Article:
If we had to pick one instrument that benefits the most from ribbon microphones, it would be the trumpet. Complex, powerful, loud and on the higher-end side of the frequency spectrum, the trumpet is an emotional, moving and exciting instrument - there's nothing like a great trumpet solo or a powerful brass section letting it rip!
Brass has been one of the more difficult instrument groups to record, often sounding overly bright and thin on recordings and live performances. Brass benefits greatly from the right choice of microphone and ribbons are the best - the smooth high end response of a good ribbon mic makes a real difference, capturing all of the detail with none of the harshness or peakyness that is often associated with brass.
Capturing good brass recordings is fairly simple. Let's start with miking a single trumpet or trombone with an R-series mic.
- Before setting up the mic, have the player move around the room and play until you find the spot where the instrument sounds best.
- A good starting position is to place the mic 3 to 6 feet from the instrument and about 6 inches below the line of sight of the bell. While monitoring through headphones or taking direction from someone listening in the control room, move the mic or have the player adjust his position until you find the place where you think it sounds best. Royers are very forgiving and will sound good at various distances and angles, so anchoring the player to one position is not necessary. Many microphones will distort if the player moves too close to them, but Royers won't.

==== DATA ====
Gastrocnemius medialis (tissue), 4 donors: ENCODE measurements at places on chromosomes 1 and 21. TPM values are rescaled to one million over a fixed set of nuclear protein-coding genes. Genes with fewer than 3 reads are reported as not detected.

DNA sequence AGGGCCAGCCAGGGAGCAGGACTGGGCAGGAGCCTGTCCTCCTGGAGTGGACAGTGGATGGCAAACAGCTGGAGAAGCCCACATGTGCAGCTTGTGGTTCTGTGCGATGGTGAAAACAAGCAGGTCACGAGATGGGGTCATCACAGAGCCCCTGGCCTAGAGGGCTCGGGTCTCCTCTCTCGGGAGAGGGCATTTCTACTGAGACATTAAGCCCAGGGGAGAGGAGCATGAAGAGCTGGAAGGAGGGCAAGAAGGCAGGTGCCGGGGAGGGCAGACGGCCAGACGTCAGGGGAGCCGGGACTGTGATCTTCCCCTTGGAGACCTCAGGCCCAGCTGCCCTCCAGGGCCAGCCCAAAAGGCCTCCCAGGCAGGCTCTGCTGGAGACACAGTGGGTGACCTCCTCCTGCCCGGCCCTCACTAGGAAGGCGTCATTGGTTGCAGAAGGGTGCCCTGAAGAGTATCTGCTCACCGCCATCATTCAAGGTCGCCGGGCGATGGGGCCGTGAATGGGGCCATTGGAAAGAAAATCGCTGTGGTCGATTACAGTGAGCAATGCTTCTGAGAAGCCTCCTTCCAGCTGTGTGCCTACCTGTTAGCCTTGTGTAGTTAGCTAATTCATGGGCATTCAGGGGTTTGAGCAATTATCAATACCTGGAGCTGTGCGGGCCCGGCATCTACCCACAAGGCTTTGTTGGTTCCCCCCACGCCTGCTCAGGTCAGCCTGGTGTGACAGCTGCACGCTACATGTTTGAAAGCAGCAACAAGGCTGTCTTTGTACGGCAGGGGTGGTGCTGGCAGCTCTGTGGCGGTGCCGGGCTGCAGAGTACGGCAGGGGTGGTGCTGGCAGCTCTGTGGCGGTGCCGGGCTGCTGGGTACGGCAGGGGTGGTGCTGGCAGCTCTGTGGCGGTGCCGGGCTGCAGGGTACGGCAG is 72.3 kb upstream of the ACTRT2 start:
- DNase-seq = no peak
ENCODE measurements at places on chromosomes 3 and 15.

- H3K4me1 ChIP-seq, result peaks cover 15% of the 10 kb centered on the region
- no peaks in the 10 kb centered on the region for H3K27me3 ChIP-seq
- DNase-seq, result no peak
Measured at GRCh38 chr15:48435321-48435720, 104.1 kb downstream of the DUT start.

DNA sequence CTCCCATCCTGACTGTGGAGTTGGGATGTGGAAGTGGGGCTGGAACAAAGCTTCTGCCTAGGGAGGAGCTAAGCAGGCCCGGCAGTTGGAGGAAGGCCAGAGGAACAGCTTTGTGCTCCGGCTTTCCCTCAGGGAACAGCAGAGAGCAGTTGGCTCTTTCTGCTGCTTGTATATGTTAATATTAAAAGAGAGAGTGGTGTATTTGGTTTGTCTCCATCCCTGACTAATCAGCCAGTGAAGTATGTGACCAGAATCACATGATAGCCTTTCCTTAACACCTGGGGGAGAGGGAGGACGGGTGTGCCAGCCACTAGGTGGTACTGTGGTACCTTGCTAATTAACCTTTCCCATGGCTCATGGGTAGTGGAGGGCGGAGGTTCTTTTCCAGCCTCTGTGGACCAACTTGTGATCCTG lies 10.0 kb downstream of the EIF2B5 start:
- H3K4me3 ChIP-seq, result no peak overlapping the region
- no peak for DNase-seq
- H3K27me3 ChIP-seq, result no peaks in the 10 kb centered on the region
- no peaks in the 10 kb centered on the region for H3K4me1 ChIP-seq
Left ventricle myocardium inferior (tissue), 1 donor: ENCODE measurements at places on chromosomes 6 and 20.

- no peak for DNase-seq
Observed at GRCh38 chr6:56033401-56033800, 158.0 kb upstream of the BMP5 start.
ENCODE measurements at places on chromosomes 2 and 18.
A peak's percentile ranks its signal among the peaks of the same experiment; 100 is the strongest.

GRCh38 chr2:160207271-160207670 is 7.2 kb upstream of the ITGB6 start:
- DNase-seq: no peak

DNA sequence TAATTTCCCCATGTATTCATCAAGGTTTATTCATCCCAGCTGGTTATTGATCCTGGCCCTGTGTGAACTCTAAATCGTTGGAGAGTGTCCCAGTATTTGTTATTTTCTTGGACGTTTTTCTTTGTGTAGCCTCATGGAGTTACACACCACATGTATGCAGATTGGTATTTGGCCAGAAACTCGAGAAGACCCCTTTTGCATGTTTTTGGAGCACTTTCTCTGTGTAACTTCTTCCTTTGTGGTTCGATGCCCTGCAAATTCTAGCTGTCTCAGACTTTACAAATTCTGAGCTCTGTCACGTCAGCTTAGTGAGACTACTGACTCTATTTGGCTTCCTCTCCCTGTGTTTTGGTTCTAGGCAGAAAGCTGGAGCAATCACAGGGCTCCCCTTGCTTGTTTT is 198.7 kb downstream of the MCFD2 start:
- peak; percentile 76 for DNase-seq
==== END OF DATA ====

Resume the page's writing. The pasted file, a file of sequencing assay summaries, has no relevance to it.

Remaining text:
Miking a Horn Section
When miking a full horn section, engineers often use one Royer per player, at a distance of 1 to 2 feet. Grouping two players on one mic also works well - the off-axis response of a good ribbon mic is excellent, so having two musicians play into one ribbon mic simultaneously will yield excellent results.
For miking an entire section, you can achieve beautiful results with a Royer SF-12, SF-24 or a stereo pair of R-series microphones. Position the mic in front of the section and move the mic until you achieve an even blend. Consider how much room sound you want, since this will determine how close the mic will be.
Click on photos to enlarge and view comments.
Arturo Sandoval at Capitol Studios soloing on an R-122 during the recording of his brilliant record Trumpet Evolution (for more pictures of this session see Arturo Sandoval Session Photos).
Five R-122's on the trumpet section during the Alf Clausen sessions for his release Swing Can Really Hang You Up The Most. In addition to the spot trumpet mics, each of the three sections (trumpet, trombone, sax) were room miked with SF-12 stereo ribbon mics. The SF-12's were moved in closer to the sections after these pictures were taken.
Members of the Dirty Dozen Brass Band tracking What's Goin' On in 2006. They recorded together, with each player individually miked.
(for more pictures of this session see Dirty Dozen Session Photos)